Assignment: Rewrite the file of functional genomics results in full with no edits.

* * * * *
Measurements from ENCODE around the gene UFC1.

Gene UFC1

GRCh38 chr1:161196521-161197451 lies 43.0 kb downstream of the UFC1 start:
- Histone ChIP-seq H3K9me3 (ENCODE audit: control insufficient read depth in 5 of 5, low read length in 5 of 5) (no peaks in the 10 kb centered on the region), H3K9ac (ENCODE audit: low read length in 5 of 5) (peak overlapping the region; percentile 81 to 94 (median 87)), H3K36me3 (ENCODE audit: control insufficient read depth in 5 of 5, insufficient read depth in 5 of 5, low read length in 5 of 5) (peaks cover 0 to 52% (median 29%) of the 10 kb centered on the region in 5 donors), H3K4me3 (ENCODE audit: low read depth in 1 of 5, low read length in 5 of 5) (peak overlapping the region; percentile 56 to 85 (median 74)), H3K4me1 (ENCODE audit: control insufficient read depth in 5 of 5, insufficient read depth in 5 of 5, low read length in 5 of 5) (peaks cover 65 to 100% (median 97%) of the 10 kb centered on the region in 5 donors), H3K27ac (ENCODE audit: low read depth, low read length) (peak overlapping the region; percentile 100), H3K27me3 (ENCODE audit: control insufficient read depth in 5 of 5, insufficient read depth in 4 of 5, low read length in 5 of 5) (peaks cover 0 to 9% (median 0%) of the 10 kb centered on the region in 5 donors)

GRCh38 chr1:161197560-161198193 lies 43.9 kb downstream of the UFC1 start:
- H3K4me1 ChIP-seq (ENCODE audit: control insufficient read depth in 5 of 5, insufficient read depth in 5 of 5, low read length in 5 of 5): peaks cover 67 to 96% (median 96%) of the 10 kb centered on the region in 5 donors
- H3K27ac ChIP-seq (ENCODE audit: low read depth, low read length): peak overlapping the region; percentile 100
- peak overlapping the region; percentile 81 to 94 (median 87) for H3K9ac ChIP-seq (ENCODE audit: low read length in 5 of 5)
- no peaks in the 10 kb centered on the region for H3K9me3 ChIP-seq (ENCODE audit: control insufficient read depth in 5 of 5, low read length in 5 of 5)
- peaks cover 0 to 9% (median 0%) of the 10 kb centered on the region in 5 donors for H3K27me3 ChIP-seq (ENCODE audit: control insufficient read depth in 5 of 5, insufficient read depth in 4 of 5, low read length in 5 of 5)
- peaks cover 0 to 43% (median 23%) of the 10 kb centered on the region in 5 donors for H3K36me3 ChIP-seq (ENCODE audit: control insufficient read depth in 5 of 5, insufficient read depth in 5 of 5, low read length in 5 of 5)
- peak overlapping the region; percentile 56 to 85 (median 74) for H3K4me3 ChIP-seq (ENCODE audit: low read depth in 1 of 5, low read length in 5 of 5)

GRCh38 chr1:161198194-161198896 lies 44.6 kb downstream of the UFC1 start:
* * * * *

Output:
Measurements from ENCODE around the gene UFC1.

Gene UFC1

GRCh38 chr1:161196521-161197451 lies 43.0 kb downstream of the UFC1 start:
- Histone ChIP-seq H3K9me3 (ENCODE audit: control insufficient read depth in 5 of 5, low read length in 5 of 5) (no peaks in the 10 kb centered on the region), H3K9ac (ENCODE audit: low read length in 5 of 5) (peak overlapping the region; percentile 81 to 94 (median 87)), H3K36me3 (ENCODE audit: control insufficient read depth in 5 of 5, insufficient read depth in 5 of 5, low read length in 5 of 5) (peaks cover 0 to 52% (median 29%) of the 10 kb centered on the region in 5 donors), H3K4me3 (ENCODE audit: low read depth in 1 of 5, low read length in 5 of 5) (peak overlapping the region; percentile 56 to 85 (median 74)), H3K4me1 (ENCODE audit: control insufficient read depth in 5 of 5, insufficient read depth in 5 of 5, low read length in 5 of 5) (peaks cover 65 to 100% (median 97%) of the 10 kb centered on the region in 5 donors), H3K27ac (ENCODE audit: low read depth, low read length) (peak overlapping the region; percentile 100), H3K27me3 (ENCODE audit: control insufficient read depth in 5 of 5, insufficient read depth in 4 of 5, low read length in 5 of 5) (peaks cover 0 to 9% (median 0%) of the 10 kb centered on the region in 5 donors)

GRCh38 chr1:161197560-161198193 lies 43.9 kb downstream of the UFC1 start:
- H3K4me1 ChIP-seq (ENCODE audit: control insufficient read depth in 5 of 5, insufficient read depth in 5 of 5, low read length in 5 of 5): peaks cover 67 to 96% (median 96%) of the 10 kb centered on the region in 5 donors
- H3K27ac ChIP-seq (ENCODE audit: low read depth, low read length): peak overlapping the region; percentile 100
- peak overlapping the region; percentile 81 to 94 (median 87) for H3K9ac ChIP-seq (ENCODE audit: low read length in 5 of 5)
- no peaks in the 10 kb centered on the region for H3K9me3 ChIP-seq (ENCODE audit: control insufficient read depth in 5 of 5, low read length in 5 of 5)
- peaks cover 0 to 9% (median 0%) of the 10 kb centered on the region in 5 donors for H3K27me3 ChIP-seq (ENCODE audit: control insufficient read depth in 5 of 5, insufficient read depth in 4 of 5, low read length in 5 of 5)
- peaks cover 0 to 43% (median 23%) of the 10 kb centered on the region in 5 donors for H3K36me3 ChIP-seq (ENCODE audit: control insufficient read depth in 5 of 5, insufficient read depth in 5 of 5, low read length in 5 of 5)
- peak overlapping the region; percentile 56 to 85 (median 74) for H3K4me3 ChIP-seq (ENCODE audit: low read depth in 1 of 5, low read length in 5 of 5)

GRCh38 chr1:161198194-161198896 lies 44.6 kb downstream of the UFC1 start: